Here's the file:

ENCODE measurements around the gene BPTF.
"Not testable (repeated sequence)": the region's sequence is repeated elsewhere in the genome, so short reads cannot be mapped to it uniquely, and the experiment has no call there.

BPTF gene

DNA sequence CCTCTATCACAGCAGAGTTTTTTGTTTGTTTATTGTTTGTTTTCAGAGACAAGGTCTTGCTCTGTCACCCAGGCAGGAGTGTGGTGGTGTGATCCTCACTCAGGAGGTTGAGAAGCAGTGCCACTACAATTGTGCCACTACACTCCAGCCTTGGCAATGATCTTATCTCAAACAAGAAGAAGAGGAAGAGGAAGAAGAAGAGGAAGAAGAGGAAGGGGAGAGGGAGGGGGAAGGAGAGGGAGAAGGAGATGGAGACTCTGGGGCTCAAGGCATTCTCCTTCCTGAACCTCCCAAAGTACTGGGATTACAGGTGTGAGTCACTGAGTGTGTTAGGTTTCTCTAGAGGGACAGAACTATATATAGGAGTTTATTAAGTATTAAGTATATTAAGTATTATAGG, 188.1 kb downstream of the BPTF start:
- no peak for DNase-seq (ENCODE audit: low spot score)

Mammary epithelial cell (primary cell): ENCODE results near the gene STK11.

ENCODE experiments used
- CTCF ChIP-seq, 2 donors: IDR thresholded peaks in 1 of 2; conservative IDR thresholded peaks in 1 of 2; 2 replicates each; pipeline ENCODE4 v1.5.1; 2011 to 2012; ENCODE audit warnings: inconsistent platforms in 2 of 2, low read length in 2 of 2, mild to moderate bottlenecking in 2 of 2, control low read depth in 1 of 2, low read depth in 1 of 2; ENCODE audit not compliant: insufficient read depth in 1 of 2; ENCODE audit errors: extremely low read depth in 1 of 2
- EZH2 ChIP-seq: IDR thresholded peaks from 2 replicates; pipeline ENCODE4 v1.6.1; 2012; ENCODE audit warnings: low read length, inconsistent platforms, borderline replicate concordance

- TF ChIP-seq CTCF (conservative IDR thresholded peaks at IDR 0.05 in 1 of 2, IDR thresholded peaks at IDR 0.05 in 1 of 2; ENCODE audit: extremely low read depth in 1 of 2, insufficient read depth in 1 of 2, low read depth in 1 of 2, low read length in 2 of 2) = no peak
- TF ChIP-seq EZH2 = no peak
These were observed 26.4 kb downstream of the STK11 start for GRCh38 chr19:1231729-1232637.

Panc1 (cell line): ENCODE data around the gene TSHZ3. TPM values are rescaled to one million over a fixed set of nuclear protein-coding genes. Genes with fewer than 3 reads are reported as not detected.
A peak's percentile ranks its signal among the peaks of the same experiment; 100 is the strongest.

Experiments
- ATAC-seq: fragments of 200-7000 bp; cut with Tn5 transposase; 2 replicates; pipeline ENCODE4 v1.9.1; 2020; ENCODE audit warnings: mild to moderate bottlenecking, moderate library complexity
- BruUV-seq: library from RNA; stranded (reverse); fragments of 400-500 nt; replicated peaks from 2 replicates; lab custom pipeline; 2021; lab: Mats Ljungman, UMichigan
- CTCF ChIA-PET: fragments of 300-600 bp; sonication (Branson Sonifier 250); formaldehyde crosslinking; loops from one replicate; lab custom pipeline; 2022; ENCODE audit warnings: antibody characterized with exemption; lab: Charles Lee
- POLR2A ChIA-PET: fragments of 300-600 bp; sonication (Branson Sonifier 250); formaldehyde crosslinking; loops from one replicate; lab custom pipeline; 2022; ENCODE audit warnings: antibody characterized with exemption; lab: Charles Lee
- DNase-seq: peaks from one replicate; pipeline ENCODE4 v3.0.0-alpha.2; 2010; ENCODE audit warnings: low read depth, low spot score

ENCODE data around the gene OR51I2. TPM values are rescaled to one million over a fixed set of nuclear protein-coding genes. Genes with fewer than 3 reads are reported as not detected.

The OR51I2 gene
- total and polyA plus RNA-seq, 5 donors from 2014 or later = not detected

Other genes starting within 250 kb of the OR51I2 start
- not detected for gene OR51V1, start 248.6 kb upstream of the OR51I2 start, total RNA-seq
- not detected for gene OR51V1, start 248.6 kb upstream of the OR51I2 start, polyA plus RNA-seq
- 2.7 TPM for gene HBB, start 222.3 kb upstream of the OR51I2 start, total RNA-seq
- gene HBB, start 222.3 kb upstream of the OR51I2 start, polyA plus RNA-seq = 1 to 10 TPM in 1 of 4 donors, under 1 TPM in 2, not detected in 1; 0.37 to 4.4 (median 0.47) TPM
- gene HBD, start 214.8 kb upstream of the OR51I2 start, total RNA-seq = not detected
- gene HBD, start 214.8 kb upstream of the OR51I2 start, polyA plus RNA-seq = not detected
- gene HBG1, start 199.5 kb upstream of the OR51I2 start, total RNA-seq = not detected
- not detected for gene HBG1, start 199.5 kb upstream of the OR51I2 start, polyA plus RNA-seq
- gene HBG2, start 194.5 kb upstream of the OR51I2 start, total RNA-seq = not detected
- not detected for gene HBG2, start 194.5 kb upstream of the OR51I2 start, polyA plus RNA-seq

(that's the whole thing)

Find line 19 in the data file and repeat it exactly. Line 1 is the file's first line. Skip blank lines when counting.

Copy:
- POLR2A ChIA-PET: fragments of 300-600 bp; sonication (Branson Sonifier 250); formaldehyde crosslinking; loops from one replicate; lab custom pipeline; 2022; ENCODE audit warnings: antibody characterized with exemption; lab: Charles Lee